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Domestic Violence And COVID-19: What The Data Shows

Domestic Violence and COVID-19: What the Data Shows

On March 30th, Virginia Governor Ralph Northam issued a ‘Stay-at-Home’ order across the Commonwealth in an effort to slow the transmission of COVID-19 (coronavirus). As explained by the Virginia Department of Health, limiting person-to-person contact is one of the keys to stopping the spread of the respiratory disease.

With so many people being largely confined to their own home, there have been serious concerns about a possible increase in the prevalence and severity of domestic violence. In this article, our Virginia domestic violence lawyers provide an overview of the data, research, and evidence from public health officials.

The Data is Mixed: The Story of COVID-19 and Domestic Violence is Complicated

Global Research Suggests Possible Rise in Domestic Abuse
In April, The New York Times published an important story highlighting global worries over an impending spike in domestic violence cases. In the early stages of the global COVID-19 outbreak, the United Nations (UN) called for immediate action by governments to fight domestic violence. Some of the first countries to lockdown for COVID-19, including China, South Korea, Spain, and Italy, published preliminary evidence that indicated domestic violence was going up.

As a sociologist noted in the report, public health experts were immediately concerned that home confinement would lead to a spike in domestic violence. Each year, domestic violence reports rise during Christmas, summer vacations, and other times when families spend a lot of time together. COVID-19 presented an unprecedented challenge—with more people being confined for a longer period of time than ever before.

Domestic Violence Calls are Actually Down in Many Major U.S. Cities
Despite the worries, the link between COVID-19 and domestic violence is not so clear cut in the data. The story is mixed. According to ABC News, domestic violence calls to law enforcement are actually down in many major U.S. cities. Indeed, New York City, Los Angeles, Austin, and Chicago all saw fewer reports of domestic abuse in the late March and early April—the first few weeks that those cities were placed under a ‘Stay-at-Home’ or ‘Shelter-in-Place’ order. As an example, the Chicago Police Department reported that domestic violence calls decreased by 23 percent in the early stage of the lockdown.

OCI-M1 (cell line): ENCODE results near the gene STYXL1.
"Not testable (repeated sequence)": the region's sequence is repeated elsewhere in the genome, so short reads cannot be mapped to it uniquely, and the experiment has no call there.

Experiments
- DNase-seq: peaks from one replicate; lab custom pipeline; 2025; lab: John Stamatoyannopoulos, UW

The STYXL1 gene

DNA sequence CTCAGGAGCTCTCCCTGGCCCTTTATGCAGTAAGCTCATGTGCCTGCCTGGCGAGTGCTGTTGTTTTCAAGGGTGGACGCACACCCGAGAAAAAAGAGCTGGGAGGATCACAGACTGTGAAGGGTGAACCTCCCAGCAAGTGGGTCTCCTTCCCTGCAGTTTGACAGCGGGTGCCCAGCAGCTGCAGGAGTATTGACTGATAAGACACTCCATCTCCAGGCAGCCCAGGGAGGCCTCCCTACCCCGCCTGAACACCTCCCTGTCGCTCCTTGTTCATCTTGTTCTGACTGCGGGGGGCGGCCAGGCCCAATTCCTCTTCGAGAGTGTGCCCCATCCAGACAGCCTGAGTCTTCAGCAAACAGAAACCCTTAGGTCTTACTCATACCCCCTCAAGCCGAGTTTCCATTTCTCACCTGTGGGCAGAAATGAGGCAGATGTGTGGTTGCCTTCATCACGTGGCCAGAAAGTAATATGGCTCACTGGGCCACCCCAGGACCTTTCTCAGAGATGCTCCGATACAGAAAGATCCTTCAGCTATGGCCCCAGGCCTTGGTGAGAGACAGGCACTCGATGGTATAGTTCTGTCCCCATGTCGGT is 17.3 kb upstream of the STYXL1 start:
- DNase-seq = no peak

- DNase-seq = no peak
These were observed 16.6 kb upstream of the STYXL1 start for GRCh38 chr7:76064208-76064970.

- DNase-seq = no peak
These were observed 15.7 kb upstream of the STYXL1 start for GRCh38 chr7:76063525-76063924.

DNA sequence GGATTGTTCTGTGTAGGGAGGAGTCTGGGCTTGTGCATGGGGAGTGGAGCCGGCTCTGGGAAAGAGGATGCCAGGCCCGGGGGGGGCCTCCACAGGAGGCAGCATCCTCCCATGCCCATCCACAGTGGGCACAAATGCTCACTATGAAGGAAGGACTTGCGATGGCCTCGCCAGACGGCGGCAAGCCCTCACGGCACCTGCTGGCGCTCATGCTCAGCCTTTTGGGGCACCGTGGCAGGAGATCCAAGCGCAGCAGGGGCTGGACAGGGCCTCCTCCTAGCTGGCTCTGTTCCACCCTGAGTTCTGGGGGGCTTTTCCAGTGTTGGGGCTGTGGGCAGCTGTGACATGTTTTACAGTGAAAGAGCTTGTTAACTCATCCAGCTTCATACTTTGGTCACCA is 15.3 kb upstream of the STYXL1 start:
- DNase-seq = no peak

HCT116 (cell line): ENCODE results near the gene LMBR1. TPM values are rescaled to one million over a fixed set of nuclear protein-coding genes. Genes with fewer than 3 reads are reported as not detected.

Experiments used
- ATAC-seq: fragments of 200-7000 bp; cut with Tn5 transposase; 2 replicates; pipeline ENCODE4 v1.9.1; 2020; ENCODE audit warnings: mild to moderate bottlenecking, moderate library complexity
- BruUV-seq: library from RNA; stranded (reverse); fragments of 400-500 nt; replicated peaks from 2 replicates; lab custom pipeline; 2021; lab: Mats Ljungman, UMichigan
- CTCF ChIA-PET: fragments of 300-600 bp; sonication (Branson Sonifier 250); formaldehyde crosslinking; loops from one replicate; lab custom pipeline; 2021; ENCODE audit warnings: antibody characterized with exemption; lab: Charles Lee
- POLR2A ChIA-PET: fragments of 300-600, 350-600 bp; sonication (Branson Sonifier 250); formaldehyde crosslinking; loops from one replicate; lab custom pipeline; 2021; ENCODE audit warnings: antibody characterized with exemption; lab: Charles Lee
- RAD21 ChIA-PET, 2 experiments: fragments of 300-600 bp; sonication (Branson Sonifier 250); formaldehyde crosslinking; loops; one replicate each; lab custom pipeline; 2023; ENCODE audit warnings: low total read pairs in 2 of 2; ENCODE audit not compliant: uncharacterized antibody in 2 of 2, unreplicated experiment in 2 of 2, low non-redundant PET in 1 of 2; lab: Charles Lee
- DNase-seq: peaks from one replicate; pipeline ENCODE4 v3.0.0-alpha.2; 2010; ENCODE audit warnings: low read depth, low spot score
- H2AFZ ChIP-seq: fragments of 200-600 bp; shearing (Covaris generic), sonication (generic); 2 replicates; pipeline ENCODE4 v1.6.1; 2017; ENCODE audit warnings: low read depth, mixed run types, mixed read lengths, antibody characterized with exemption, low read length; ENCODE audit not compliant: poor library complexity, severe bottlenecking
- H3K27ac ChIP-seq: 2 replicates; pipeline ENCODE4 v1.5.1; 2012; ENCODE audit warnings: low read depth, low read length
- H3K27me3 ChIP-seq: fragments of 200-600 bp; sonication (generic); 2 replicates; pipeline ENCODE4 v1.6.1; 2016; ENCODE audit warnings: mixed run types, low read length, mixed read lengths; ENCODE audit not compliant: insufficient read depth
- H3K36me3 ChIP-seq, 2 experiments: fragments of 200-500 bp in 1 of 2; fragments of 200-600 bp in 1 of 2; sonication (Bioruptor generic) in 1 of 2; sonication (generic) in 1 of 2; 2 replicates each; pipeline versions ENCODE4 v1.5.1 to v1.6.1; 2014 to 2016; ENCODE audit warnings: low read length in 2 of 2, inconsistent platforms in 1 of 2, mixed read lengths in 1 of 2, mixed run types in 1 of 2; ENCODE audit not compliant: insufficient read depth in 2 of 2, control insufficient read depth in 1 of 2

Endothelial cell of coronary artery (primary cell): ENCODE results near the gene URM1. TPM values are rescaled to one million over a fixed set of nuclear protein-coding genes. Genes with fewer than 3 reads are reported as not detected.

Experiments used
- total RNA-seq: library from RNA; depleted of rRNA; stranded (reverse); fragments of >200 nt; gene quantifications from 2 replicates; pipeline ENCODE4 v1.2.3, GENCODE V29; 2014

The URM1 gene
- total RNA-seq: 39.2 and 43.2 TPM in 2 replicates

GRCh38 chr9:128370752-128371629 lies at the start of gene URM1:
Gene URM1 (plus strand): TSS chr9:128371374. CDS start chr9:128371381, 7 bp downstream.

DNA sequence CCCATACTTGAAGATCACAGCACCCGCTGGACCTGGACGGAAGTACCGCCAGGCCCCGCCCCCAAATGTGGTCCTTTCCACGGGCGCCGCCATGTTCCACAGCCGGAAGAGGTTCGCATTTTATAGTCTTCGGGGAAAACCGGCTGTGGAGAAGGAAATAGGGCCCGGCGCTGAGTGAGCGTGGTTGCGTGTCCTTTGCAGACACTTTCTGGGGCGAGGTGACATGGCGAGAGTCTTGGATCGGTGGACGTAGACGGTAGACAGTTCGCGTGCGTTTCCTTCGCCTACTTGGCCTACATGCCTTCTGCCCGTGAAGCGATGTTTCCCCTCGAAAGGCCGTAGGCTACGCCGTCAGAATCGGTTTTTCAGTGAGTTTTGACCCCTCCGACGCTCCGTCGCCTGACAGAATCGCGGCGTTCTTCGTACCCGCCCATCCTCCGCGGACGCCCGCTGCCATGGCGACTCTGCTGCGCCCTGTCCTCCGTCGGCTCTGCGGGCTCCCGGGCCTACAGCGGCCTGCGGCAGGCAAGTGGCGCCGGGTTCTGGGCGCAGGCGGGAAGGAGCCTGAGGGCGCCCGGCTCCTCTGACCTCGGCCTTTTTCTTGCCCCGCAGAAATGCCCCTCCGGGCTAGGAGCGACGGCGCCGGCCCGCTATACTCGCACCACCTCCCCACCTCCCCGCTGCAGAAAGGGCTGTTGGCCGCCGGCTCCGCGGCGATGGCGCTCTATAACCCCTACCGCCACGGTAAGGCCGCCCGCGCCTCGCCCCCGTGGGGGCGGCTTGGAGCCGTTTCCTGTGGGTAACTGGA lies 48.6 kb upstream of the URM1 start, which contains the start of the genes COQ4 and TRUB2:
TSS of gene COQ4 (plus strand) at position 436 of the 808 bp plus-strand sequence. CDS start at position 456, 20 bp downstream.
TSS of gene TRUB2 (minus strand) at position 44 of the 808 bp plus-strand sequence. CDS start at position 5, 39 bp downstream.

Domestic Violence is Underreported—Lack of Calls May Be Misleading
Unfortunately, the drop in domestic violence reports may not be a good sign. Public health officials are warning that domestic abuse is chronically underreported in normal times and that the effect (the underreporting) may be even more pronounced during the COVID-19 pandemic. There are two primary issues that worry public health officials.

First, they worry that the virus itself is dissuading victims from getting help. People may not want to burden authorities or they may be worried that they will be exposed to COVID-19 if they interact with police. Many vulnerable people are trying to limit their social contact as much as possible.

Even more alarming, public officials are also worried that domestic violence victims may not have a free moment to safely seek help. Some evidence for this comes from Arizona, where domestic hotline workers report that they are receiving more “whispered” calls than before.

Contact Our Northern Virginia Domestic Violence Attorneys for Help
At Dougherty Tobias Iszard, Northern Virginia Law, P.C., our domestic violence lawyers are compassionate, diligent advocates for our clients. We have experience handling both family law issues and criminal cases. To request strictly confidential, no commitment legal guidance, please do not hesitate to contact our law firm today. From our offices in Manassas and Fairfax, we serve communities in Northern Virginia, including in Prince William County, Fairfax County, and Stafford County.

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